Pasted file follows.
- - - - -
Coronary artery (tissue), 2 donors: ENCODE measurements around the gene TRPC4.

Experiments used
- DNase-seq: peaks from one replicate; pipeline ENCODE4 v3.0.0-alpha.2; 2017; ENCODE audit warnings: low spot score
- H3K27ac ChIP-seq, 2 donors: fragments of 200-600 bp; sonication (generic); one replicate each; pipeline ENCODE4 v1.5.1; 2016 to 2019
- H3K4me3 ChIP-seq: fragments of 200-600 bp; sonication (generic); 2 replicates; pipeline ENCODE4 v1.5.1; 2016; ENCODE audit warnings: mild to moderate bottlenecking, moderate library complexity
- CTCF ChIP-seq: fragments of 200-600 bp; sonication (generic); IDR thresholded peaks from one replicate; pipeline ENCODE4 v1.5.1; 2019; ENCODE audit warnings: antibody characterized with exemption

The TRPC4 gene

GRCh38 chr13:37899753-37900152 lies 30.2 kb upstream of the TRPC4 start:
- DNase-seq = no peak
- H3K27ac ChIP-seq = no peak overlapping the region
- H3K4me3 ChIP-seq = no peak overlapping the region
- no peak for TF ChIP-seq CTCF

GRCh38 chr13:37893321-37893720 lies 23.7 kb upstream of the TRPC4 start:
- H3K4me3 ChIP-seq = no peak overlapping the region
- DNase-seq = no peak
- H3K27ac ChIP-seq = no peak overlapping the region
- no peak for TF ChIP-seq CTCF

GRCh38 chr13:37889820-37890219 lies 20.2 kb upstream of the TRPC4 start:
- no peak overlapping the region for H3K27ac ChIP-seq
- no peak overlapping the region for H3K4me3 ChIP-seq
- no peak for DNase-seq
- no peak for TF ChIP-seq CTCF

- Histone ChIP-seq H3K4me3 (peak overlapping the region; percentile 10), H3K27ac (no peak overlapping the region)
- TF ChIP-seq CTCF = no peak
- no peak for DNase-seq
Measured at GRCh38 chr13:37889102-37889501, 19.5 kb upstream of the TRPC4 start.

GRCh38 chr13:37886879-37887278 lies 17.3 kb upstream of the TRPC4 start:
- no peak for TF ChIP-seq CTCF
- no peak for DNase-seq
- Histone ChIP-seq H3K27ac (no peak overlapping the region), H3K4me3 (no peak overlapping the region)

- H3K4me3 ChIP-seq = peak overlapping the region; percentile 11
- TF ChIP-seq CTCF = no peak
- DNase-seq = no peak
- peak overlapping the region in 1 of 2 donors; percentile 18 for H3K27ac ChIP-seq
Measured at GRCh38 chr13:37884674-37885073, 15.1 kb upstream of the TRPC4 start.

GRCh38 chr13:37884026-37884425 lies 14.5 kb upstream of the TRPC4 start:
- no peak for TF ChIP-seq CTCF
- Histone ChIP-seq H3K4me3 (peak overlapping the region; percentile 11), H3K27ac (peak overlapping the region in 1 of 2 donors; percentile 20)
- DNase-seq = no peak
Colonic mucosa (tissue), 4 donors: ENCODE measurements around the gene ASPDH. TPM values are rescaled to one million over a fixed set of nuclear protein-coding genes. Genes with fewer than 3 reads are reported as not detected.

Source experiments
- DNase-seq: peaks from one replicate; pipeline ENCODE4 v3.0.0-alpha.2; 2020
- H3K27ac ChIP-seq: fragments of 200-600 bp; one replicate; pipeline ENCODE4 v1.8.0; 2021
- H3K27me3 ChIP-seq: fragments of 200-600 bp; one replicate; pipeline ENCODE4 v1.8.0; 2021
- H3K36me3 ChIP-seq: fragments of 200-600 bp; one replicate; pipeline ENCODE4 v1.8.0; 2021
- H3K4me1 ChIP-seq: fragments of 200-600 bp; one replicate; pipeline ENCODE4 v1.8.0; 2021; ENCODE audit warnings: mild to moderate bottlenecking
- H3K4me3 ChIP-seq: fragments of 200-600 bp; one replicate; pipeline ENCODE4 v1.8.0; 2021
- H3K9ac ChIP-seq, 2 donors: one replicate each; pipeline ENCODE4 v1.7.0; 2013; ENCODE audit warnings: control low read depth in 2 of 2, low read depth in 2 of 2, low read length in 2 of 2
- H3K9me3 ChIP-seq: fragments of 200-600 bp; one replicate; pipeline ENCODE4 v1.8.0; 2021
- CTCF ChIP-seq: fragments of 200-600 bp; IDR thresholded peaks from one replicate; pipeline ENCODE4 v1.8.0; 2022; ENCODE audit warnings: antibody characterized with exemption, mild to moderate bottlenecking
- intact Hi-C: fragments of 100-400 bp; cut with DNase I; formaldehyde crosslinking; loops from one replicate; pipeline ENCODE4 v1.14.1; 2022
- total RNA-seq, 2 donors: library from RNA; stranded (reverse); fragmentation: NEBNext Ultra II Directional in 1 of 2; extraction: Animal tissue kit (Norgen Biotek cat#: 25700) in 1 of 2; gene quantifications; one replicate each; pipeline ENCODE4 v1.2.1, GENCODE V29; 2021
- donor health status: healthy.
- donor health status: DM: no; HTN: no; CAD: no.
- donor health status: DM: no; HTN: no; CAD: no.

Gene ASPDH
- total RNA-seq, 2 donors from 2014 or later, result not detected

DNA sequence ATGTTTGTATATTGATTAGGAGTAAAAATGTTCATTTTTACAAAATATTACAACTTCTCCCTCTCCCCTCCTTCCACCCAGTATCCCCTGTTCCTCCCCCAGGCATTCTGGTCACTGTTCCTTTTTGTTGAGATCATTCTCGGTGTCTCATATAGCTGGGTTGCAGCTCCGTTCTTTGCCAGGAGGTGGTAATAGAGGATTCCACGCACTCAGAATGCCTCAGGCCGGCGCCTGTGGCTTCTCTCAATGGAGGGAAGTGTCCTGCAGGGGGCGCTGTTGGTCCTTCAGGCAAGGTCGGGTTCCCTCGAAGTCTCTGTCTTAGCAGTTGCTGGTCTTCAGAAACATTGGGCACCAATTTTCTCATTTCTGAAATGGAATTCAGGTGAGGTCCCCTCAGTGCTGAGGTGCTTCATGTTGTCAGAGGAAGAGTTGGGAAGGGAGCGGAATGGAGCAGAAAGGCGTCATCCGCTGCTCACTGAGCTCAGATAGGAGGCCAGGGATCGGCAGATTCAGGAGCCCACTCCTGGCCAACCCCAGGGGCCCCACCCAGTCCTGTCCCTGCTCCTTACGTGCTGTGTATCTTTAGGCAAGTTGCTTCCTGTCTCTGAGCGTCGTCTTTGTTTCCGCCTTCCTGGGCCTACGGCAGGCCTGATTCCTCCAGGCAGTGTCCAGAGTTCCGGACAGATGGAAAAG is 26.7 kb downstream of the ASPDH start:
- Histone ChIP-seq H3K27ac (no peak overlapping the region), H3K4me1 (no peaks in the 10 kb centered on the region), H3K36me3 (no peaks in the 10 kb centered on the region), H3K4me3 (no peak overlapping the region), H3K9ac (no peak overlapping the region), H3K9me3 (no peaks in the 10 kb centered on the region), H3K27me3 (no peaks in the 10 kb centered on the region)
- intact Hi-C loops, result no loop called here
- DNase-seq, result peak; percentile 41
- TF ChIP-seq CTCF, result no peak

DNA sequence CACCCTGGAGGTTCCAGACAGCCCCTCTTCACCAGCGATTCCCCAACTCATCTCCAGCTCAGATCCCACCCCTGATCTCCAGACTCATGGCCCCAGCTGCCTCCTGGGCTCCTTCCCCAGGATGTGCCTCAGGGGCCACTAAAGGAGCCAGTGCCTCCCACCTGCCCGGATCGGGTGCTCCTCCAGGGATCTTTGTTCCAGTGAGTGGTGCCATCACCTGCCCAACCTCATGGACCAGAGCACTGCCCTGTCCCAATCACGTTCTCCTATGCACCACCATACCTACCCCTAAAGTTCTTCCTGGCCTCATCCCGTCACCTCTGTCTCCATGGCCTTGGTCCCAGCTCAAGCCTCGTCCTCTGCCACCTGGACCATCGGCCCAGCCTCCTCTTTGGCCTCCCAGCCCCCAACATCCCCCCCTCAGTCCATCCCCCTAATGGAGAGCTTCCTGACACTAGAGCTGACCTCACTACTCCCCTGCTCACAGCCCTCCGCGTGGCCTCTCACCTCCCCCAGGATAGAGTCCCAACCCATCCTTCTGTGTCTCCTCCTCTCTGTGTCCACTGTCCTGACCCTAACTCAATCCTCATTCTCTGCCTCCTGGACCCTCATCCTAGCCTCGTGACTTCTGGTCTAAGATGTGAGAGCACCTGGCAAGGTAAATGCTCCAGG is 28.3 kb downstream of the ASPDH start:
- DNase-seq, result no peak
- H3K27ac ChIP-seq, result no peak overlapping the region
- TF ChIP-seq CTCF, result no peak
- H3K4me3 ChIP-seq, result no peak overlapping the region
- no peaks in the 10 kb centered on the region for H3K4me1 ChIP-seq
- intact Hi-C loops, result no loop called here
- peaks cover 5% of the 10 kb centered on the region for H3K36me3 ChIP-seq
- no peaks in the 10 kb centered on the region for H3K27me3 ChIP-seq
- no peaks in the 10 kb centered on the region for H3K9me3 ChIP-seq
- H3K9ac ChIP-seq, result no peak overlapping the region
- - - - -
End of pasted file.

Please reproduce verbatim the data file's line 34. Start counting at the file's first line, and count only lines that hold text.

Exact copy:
- peak overlapping the region in 1 of 2 donors; percentile 18 for H3K27ac ChIP-seq